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Implementing Enterprise 2.0 at Océ, Part One: Business Drivers

Posted by on April 28, 2010

If you recall, I recently wrote an in-depth case study on how Vistaprint deployed Enterprise 2.0 initiatives within their organization.  Next up in the E2.0 case study series is Océ; a printing company with over 21,000 employees around the world.  I had the opportunity to speak with Samuel Driessen– Information Architect and Jan Van Veen– Manager of Internal Communications to understand how Océ was implementing Enterprise 2.0.

The recession was a crucial factor that helped propel E2.0 initiatives at Océ.  As a result of the economy, Océ had a very small budget to improve communications within the company.  They had to take big steps back to look at ways to improve innovation, collaboration, and knowledge sharing across the entire organization; not an easy task.  The challenge was that Océ needed something very low-cost but also powerful (we will discuss what these tools were in upcoming posts).  Although the primary focus of all of Océ’s efforts have been internal, there has also been an emerging initiative focusing on social media channels in general such as blogs, Twitter, and other social sites.

About three years ago, Jan was hired as the first Manager, Internal Communications and was tasked with fixing all of Océ’s internal issues.  At the time, there was barely any type of internal communications at the corporate level; Jan was pretty much starting from scratch.  As a result, an internal communications plan was written with a focus on all things digital.  The goal was to get employees to communicate, share best practices, and improve innovation.  Océ really wanted to create two-way conversations, while being able to connect people across the organization.

Everything was very isolated and information was very silo-ed.  People were not taking to each other and everyone kept to themselves.  Sharing and collaborating over organizational entities was not easy.  One of the greatest challenges that has been looming over Océ (and one that they are still trying to solve) is trying to consolidate all intranet platforms (there are several) into one single platform.  This is something Oceé tried to do but then the recession hit and this had to be pushed back (but it’s something Oce is still working on).  Océ used Windows CMS, a legacy system that is not designed to facilitate knowledge sharing or 2-way communication of any kind.  Océ had a lot of work to do but no budget.

A few people at Océ recognized the fundamental change underlying Enterprise 2.0 movement and how it would change the way Océ does business.  This small group of people wrote a plan called “Markets are Conversations” based on books such as The Cluetrain Manifesto,Wikinomics, Grown Up Digital, and Wisdom of Crowds.  Océ understands that conversations are integral to how companies do business and that there is a big shift going on in the organizational landscape prompted by the internet.

Océ understood that there were two areas which pretty much encompassed everything: first, the things that they could control such as internal communications, and second, the impact of the external use of social media on various areas within Océ and the things that couldn’t control.  Since Jan and Samuel lead the internal communications at Oce, they were able to implement their ideas in that area.  For any external initiatives, Samuel and Jan said that they have found that it’s important to become a social media evangelist within the organization if you really want things to work.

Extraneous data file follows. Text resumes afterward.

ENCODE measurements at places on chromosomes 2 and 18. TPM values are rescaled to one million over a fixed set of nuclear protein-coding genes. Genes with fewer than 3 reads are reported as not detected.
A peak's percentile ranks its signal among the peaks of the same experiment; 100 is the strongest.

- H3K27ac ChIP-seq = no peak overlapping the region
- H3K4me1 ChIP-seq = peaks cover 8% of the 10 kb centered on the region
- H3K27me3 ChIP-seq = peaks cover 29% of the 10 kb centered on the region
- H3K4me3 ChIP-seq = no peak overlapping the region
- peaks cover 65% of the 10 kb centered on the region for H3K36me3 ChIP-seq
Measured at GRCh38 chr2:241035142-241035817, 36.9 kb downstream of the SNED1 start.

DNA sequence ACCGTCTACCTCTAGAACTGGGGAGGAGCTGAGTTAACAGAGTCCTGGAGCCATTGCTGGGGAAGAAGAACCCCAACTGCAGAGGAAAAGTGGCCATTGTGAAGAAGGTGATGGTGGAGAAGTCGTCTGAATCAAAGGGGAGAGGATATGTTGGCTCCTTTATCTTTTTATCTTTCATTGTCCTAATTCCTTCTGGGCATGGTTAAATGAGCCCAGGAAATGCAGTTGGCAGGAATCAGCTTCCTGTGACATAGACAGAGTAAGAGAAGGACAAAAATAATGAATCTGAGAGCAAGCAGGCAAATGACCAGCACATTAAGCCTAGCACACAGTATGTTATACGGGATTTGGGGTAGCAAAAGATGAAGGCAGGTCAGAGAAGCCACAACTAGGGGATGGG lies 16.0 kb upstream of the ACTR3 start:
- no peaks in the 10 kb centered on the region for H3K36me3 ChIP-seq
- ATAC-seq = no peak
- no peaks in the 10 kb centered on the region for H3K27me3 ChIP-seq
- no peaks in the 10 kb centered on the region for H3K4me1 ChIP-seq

Although Océ has considerable recognition for their leading position in Enterprise 2.0, they acknowledge that the reality is that Océ is still just getting started.

Key Takeaways
  • Recession helped spur E2.0 at Océ
  • Océ needed something low-cost, yet powerful
  • Océ was traditionally a very segmented and silo-ed organization, which was a big challenge to overcome
  • No corporate internal communications existed three years ago when this effort was first began
  • Océ is involved with both internal and external social initiatives
  • One of the many large challenges that still exists is consolidating many existing intranets into one intranet
  • Pingback: Implementing Enterprise 2.0 at Océ Part Two: Making the Push()

  • Great case study Jacob! I fully agree with you that some of the key Enterprise 2.0 drivers include lowering cost (travel and IT) and powerful enough to create a platform for internal and external communications. Lowering the cost seems like a value proposition for many companies, SMEs or enterprise, to deploy a company-wide collaboration software. Based on a recent Forrester report, the author, TJ Keitt, identified some of the most important drivers(metric) for collaboration software, and lowering cost(travel and IT) tops the chart, while the only efficiency-related driver, improved innovation, ranks # 7 on the chart, with 33% companies indicated that collaboration software helps them to innovate better. Enterprise 2.0 technology is slowing becoming mainstream as it matures, one key differentiating area is to provide efficiency-improvement capabilities. I am curious that, in your opinion, what will be some of the efficiency-related drivers that companies will look for from Enterprise 2.0 solution vendors?

    Thanks a ton!

    • Thanks for the comment Lucas, I'd actually be interested in finding out more about your company/team. Perhaps we can set up a briefing/demo? We can also chat about some of the things you brought up.

    • Molly E.

      Lucas, which Forrester report are you referencing? Sounds like a good read. thx.